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Rangatahi Funds Open To New Ideas

Rangatahi Māori living in Te Waipounamu, Rakiura and Rēkohu/Wharekauri are being empowered to steer their generation’s growth and development, with two contestable youth funds open for applications.

RUIA and Tama Ora are initiatives of Te Pūtahitanga o Te Waipounamu, the Whānau Ora Commissioning Agency for the South Island. Now it’s its fifth year, RUIA is a partnership with Rātā Foundation, while Tama Ora is delivered in partnership with Ihi Aotearoa | Sport New Zealand.

Pouārahi Ivy Harper said each fund had a clear purpose.

“RUIA is focused on initiatives that support rangatahi wellbeing, intergenerational leadership, succession planning and cultural development and, importantly, are rangatahi led. Tama Ora is about getting active, encouraging our tamariki and rangatahi to build healthy habits and learn new skills.”

Harper said RUIA and Tama Ora were uniquely tailored partnerships with other organisations, designed to support tamariki and rangatahi Māori in achieving their own aspirations and solutions, fit for what they were seeing in their own communities.

“That’s a critical factor in the Whānau Ora approach; it recognises that every community has its own identity, its own knowledge, so they also have their own solutions. Our role is simply supporting whānau and their communities to realise what’s best for them.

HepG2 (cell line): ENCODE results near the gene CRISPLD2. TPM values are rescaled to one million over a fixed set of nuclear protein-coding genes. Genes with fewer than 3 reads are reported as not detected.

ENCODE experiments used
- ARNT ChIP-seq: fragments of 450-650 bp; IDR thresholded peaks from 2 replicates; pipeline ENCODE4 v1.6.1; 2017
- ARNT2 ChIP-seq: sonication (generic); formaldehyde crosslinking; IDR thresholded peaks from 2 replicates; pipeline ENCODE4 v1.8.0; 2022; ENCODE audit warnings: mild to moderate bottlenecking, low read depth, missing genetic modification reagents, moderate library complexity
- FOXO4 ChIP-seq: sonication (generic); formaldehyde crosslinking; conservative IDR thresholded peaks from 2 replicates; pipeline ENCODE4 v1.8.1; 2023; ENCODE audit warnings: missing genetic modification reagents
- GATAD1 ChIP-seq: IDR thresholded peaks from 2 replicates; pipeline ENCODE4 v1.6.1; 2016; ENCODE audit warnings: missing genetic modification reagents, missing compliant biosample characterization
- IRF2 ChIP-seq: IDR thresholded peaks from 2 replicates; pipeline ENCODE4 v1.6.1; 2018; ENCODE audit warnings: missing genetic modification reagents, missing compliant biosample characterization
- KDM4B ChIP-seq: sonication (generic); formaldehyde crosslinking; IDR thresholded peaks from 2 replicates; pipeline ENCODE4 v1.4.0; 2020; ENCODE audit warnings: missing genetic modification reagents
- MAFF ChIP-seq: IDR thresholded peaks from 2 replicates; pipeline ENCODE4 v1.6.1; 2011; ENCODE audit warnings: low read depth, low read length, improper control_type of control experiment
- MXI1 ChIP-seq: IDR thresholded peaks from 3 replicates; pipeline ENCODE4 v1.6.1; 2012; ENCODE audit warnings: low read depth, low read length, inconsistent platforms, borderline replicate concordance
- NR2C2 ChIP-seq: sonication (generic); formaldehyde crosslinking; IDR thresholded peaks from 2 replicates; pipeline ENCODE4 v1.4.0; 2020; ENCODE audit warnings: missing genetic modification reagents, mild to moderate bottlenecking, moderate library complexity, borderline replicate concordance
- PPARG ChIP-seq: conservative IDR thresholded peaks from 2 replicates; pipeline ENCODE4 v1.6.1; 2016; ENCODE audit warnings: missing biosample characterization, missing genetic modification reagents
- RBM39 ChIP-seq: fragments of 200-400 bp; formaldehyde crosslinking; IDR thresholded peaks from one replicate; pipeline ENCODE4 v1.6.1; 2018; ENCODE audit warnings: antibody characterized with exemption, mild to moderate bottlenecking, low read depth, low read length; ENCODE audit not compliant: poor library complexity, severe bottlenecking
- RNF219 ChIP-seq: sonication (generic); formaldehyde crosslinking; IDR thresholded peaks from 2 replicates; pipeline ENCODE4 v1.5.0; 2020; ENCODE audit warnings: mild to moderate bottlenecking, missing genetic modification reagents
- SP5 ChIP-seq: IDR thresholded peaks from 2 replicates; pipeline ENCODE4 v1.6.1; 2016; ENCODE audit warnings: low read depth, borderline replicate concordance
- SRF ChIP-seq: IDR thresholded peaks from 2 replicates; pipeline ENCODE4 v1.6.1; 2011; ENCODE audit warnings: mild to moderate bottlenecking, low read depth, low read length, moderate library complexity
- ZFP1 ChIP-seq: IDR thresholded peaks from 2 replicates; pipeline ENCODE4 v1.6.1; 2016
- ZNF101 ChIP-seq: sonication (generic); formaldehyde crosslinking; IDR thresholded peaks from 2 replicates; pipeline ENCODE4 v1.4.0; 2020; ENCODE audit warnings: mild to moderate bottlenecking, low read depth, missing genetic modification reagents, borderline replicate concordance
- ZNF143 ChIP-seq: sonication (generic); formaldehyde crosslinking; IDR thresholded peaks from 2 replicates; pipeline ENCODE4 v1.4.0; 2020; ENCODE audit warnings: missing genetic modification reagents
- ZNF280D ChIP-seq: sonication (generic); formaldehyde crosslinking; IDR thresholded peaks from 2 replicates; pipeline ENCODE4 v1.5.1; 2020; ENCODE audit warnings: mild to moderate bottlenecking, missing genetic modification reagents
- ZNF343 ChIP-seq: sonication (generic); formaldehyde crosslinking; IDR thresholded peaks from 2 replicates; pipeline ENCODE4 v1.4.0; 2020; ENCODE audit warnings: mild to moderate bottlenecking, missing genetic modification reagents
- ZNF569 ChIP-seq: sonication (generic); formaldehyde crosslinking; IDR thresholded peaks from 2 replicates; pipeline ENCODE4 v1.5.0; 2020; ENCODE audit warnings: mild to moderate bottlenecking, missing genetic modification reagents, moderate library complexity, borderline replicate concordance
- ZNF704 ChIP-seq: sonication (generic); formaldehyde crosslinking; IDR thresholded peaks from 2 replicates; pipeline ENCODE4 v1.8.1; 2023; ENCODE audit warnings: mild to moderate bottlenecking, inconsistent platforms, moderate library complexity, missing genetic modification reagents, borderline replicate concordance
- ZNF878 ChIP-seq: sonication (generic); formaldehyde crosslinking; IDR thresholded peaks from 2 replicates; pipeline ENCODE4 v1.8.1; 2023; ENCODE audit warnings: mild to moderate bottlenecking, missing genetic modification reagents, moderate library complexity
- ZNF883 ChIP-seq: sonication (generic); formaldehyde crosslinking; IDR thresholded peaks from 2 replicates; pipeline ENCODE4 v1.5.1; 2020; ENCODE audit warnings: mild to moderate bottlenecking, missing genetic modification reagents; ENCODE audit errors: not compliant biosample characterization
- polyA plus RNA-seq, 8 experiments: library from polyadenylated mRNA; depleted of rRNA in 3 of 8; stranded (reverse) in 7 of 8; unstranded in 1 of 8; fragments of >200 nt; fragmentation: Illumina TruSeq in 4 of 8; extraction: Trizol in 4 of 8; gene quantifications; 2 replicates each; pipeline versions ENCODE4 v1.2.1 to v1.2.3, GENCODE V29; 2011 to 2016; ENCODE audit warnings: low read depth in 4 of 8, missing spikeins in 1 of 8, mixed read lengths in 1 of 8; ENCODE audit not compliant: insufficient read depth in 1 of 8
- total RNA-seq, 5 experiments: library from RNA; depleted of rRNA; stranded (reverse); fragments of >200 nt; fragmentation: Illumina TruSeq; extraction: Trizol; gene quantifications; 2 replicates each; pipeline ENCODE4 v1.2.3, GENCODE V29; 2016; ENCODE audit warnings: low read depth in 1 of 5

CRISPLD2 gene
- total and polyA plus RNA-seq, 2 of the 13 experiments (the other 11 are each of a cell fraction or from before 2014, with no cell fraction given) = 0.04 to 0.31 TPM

“We know, for example, that initiatives for rangatahi designed in an office in Wellington are not always what rangatahi want. It’s not where the change happens. If we are talking about the future growth and development of rangatahi Māori, then rangatahi Māori need to be, not just at the table, but in control of what that looks like. We can’t tell rangatahi what to do, but we can nurture them, provide opportunities, and wrap them with support.”

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Te Pūtahitanga o Te Waipounamu, which this year celebrates 10 years of Whānau Ora commissioning in the South Island, had supported dozens of RUIA and Tama Ora initiatives in recent years, from the top of the south to the deep south. Activities have included wānanga, exhibitions, noho marae, field trips, gym and boxing sessions, kapa haka festivals, waka ama events and more.

While RUIA is open to initiatives aimed at rangatahi aged 12 to 24 years, Tama Ora also takes in activities for younger children and is aimed at tamariki and rangatahi aged 5 to 25 years.

Applications for RUIA and Tama Ora close at noon on Wednesday, June 19, 2024.

For further information and to apply, see the Te Pūtahitanga o Te Waipounamu website.

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